It took me forever to get into the local branch of El Corte Ingles, Spain's biggest department store chain. While there, I tried confirming the truth about something Spaniards say about Cordoba - that it's home to the most beautiful women in all of Spain, no small statement to make.  Ever since first hearing this "truth" about Cordoba a few years ago, I've wanted to see Cordoba for myself, but haven't managed to make it here.  I was super excited about coming here, but truth be told, this excitement was tempered by some trepidation ... given how incredibly beautiful I find Spanish women, how would I react?  The typical beautiful Spanish senorita makes my heart palpitate, my palms get sweaty, and my pulse quicken, and reduces me to a blubbering fool (even more so than normal).  What would happen if I found even more beautiful Spanish senoritas in Cordoba, would my head explode, splattering grey matter all over La Mezquita?

Earlier today, I had seen quite a few beautiful Spanish women out and about in the old town, but most appeared to be tourists from other parts of the country. At El Corte Ingles, it was mostly locals, and the number of beautiful women was quite a pleasant thing to watch.  Now I can't definitively say that the women of Cordoba are the most beautiful in all of Spain, but I definitely can say that there are very beautiful women here, and that perhaps Cordoba has more of them than some other Spanish cities. I think an in-depth study into this is warranted; perhaps some university in Spain will fund my research?  I don't need much funding - just room, board, and enough money to buy coffee and sit around all day long at outdoor cafes watching the women walk by.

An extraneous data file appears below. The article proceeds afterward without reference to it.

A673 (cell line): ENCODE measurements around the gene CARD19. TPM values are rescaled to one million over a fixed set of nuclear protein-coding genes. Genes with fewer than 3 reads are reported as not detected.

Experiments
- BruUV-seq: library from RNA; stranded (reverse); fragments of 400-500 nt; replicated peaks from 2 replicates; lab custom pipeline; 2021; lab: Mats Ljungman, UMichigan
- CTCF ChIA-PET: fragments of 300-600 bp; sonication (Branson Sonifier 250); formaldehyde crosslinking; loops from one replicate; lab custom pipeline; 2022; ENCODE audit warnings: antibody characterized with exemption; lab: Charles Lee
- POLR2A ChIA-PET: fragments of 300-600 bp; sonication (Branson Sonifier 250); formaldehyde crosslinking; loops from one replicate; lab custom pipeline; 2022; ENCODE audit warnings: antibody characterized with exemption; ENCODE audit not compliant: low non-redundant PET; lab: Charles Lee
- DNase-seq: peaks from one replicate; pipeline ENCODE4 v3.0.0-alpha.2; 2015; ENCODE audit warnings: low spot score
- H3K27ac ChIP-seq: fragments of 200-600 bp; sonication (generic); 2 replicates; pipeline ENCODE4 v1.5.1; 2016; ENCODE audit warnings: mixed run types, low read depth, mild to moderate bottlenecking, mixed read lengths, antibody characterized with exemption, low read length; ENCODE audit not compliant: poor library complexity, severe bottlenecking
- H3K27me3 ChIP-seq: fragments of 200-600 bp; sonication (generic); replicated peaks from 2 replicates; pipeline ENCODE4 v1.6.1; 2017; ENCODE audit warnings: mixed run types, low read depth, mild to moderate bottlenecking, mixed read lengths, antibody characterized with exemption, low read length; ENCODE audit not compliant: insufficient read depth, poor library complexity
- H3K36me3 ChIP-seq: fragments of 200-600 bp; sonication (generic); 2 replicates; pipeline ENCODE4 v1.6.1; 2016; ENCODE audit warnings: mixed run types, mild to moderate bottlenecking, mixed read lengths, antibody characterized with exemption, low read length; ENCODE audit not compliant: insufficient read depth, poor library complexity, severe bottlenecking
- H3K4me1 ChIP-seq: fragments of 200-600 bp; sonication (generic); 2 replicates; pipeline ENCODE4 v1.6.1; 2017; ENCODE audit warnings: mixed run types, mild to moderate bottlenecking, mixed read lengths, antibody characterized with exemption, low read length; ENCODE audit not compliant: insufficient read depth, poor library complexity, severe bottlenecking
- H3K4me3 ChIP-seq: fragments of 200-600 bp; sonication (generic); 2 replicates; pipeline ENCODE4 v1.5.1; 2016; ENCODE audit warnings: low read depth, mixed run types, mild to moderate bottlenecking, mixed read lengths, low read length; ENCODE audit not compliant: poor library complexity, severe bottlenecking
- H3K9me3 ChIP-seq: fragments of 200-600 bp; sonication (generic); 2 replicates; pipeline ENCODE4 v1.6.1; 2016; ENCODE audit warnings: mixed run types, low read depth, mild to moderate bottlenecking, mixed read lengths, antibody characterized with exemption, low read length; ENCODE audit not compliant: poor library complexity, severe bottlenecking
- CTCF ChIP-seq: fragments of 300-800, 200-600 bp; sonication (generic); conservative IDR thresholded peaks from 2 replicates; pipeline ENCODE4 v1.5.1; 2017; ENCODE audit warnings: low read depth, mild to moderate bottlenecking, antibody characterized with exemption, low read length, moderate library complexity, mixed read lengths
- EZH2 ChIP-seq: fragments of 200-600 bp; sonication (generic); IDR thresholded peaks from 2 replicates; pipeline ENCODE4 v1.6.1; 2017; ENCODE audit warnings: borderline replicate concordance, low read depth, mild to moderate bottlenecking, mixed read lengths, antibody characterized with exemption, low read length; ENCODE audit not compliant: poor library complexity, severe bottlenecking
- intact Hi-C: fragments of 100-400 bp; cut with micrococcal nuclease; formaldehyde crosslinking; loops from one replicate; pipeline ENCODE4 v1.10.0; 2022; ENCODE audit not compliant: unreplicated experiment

Back to the hostel to meet Mary and Michael for tapas - we had agreed to meet at 8 PM, but I was definitely going to late, as I hadn't accounted for the incredible pedestrian traffic that was clogging up Cordoba's main arteries.  There was a bit of a Christmas market, complete with an ice skating rink, set up on Avenida de Gran Capitan. I finally made it through the new town and back to the Jewish Quarter in the old town, where I got a bit disoriented in its narrow little streets, and ended up taking the long way back to the hostel as a result.

Mary and Michael had picked up an extra person for this evening, Jose David (JD) from Colombia. We all headed off to the new town for the buzzing paseo taking place at the moment, and made our way back to the Jewish Quarter for the tapas bars.

The old town is quite touristy, and it seemed to be mostly tourists in the tapas bars, but unfortunately, there weren't any tapas bars to be found in the new town. After our first stop, we continued along in the Jewish Quarter until we found a place with a drool-inducing menu, deciding on what we wanted before we even set inside. Sadly, the place was closing up, so we weren't able to eat there - what kind of self-respecting Spanish tapas bar closes up at 10 PM, anyway???

A true tapas crawl would involve at least three or four bars, but we finished off after only two, the second of which being the best of the evening. It wasn't the typical bustling night of tapas as most of the bars were dead quiet, and our second stop of the night was on a tranquil corner of a terrace.  The evening was still very enjoyable, nonetheless.